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British dance band broadens U.S. horizons

Vince Labriola | Thursday, September 8, 2005

Famous in the late 1990’s for their VMA-winning single “Virtual Insanity,” the British-born dance group Jamiroquai has since been largely ignored by American audiences, despite attaining superstar status across the pond some years ago. It may come as a surprise then that “Dynamite,” the group’s latest, is actually their sixth album and will be in stores on Sept. 20. It’s a perfect starting point for anyone who would like to discover, or re-discover, one of the premier dance groups out there.

Jamiroquai revolves around its tabloid-friendly front man, Jay Kay. Discovered in near poverty, a single demo disc he created bought him an unprecedented eight-CD deal from Sony/BMG. The group’s initial offering, “Emergency on Planet Earth,” was released in the UK with considerable European success thereafter.

It wasn’t until 1996’s “Traveling Without Moving” that Jamiroquai (Jay Kay and his consistently-changing band mates) reached a wide American audience. Backed by the eye-catching video for “Insanity” and a dance hit with “Cosmic Girl,” the band could be seen on MTV for quite some time. Jamiroquai’s next few albums, however, never became popular in the U.S., and as a result the band faded into relative obscurity until very recently.

Enter Napoleon Dynamite. That song Napoleon dances to? That’s “Canned Heat,” off of Jamiroquai’s excellent 1999 release “Synkronized.”

Riding on the heels of their cameo appearance in one of the biggest success stories in independent film comes “Dynamite,” an album that is edgier and less musically complex than some of its predecessors, but thrilling nonetheless.

“Dynamite” is a synthesizer-based album, and Jay Kay’s signature bass machine riffs are featured on nearly every track, swirling furiously beneath the melodies. The album begins with the excellent opening number “Feels Just Like It Should.” A slick, dirty, distorted disco-influenced track that has Jay Kay shouting, “Slips in, feels good / I love it when you tell me / It feels just like it should.”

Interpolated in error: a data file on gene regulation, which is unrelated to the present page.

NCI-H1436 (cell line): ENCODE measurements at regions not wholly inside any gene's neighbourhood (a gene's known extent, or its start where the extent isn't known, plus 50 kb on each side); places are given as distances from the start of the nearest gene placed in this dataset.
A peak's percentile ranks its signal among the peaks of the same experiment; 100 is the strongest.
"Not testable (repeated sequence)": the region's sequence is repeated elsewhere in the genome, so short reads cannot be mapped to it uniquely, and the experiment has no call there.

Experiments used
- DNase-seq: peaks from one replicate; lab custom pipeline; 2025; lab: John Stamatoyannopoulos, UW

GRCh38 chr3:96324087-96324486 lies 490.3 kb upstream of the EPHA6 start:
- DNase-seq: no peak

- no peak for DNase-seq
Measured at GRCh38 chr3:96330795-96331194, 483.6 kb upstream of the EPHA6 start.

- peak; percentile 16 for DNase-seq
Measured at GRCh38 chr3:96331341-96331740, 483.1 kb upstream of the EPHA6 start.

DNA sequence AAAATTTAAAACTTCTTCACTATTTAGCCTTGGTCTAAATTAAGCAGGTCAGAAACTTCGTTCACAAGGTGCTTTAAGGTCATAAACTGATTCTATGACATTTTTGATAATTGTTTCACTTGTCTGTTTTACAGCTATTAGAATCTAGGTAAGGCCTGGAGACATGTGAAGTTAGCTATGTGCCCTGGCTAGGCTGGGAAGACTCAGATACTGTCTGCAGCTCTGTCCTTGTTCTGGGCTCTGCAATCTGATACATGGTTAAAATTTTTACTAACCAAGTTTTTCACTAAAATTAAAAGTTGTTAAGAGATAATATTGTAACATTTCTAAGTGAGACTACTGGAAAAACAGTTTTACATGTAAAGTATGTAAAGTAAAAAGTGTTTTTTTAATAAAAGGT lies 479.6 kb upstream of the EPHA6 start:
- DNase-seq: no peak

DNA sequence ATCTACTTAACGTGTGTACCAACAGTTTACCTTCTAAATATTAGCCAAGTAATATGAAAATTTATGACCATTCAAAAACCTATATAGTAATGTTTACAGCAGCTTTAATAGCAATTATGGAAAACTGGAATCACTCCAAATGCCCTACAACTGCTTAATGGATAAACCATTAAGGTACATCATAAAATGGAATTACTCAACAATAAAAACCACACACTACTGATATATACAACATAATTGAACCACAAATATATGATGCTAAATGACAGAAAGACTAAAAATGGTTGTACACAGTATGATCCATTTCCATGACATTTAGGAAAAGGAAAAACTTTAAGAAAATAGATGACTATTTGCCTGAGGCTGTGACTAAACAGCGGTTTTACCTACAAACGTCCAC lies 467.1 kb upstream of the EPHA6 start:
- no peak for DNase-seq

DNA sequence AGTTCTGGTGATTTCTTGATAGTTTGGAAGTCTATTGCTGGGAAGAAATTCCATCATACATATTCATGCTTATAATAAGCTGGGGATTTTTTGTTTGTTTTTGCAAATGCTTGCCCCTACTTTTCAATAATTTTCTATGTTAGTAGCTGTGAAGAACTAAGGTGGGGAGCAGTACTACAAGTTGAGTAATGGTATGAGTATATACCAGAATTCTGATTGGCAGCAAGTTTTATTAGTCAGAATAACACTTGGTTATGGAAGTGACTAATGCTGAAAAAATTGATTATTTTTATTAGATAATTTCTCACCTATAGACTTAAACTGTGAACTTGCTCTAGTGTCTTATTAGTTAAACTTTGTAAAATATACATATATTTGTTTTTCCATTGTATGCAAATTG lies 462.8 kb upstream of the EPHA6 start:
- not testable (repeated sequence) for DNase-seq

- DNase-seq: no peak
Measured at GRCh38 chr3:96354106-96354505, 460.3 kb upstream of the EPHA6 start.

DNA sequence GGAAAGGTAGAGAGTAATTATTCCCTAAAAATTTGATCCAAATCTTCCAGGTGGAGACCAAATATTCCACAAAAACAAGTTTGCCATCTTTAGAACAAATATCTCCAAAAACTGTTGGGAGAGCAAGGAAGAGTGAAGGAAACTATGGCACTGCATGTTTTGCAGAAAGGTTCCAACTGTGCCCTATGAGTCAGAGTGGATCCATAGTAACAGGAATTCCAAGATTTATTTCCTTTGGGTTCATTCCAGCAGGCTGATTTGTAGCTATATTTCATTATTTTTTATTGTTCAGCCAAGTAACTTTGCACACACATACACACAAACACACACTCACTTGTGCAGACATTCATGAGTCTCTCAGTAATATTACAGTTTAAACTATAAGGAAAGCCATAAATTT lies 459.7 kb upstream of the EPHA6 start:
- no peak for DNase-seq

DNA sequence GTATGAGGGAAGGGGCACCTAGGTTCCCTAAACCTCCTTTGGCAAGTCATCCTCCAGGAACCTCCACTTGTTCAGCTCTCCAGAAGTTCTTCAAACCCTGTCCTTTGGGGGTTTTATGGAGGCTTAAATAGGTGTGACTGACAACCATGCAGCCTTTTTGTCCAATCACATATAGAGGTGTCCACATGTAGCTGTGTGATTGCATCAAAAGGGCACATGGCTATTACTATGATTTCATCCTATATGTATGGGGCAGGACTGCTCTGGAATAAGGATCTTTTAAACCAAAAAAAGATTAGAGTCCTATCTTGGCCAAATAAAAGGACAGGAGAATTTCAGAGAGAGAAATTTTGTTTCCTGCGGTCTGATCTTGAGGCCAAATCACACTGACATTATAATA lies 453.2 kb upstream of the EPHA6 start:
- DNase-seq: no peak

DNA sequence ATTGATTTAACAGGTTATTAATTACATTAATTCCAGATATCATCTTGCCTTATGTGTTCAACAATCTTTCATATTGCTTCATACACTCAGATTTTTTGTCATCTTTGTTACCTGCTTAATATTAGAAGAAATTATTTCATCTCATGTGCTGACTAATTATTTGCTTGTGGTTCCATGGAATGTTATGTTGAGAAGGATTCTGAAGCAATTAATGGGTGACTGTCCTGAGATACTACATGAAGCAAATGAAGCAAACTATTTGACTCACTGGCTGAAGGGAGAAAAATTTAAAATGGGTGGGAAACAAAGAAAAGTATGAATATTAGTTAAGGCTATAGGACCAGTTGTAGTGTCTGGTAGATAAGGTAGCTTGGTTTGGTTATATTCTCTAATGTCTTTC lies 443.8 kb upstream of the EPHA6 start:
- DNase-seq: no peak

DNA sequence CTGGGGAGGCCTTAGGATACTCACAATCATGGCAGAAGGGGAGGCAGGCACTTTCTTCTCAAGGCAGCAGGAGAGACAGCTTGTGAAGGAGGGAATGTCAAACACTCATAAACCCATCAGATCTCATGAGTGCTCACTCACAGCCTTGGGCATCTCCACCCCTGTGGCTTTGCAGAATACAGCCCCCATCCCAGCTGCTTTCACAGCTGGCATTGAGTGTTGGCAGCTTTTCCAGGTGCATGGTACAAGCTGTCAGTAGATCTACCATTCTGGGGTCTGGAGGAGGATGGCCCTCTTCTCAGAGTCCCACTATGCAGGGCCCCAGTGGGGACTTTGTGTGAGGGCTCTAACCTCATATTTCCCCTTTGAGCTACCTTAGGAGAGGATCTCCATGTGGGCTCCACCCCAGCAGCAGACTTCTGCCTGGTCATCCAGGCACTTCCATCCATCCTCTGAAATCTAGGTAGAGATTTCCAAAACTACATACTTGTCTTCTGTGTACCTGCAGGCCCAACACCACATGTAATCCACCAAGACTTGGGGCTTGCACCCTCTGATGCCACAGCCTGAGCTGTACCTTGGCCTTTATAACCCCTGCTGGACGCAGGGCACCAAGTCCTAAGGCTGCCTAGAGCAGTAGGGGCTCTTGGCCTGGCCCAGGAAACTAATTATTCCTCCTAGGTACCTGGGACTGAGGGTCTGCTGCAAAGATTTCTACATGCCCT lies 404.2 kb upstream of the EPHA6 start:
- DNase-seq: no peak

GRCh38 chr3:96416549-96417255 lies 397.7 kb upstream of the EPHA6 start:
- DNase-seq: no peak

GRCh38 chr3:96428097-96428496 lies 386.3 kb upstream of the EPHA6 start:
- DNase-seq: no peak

Gone is the lighter pop fare that characterized Jamiroquai’s earlier albums, replaced with a relentless, darker sound that explores new avenues in the band’s musical possibilities.

The next track, given the same name as the album, is a traditional dance club number filled with repetitious choruses begging to be shouted out loud. Again, the darker, more explicit lyrics make appearances in highlights like “Black Devil Car” and “Electric Mistress,” which again call attention to the hyperactive musical arrangements Jamiroquai prefers.

However, the highlight of the album is the fantastic “Seven Days In Sunny June,” a dynamic ballad that is masterfully crafted and filled with sad, intriguing lyrics that reveal what the entire album really is about: a single guy looking for love in all the wrong places. Tracks like “Feels Just Like It Should” and “Black Devil Car” deal with the sexual aspects of the lifestyle, while “Seven Days In Sunny June” deals with the emotional aspect, as Jay Kay croons, ” I’ve wanted you so long / Why’d you have to drop that bomb on me / You said we’ve been friends too long.”

There is something blatantly honest about the lyrics in “Dynamite,” even when they seem to move from one end of the spectrum to the other. The album exudes the feeling of a group that really wants to make good music, and the result is an exciting new album that doesn’t disappoint.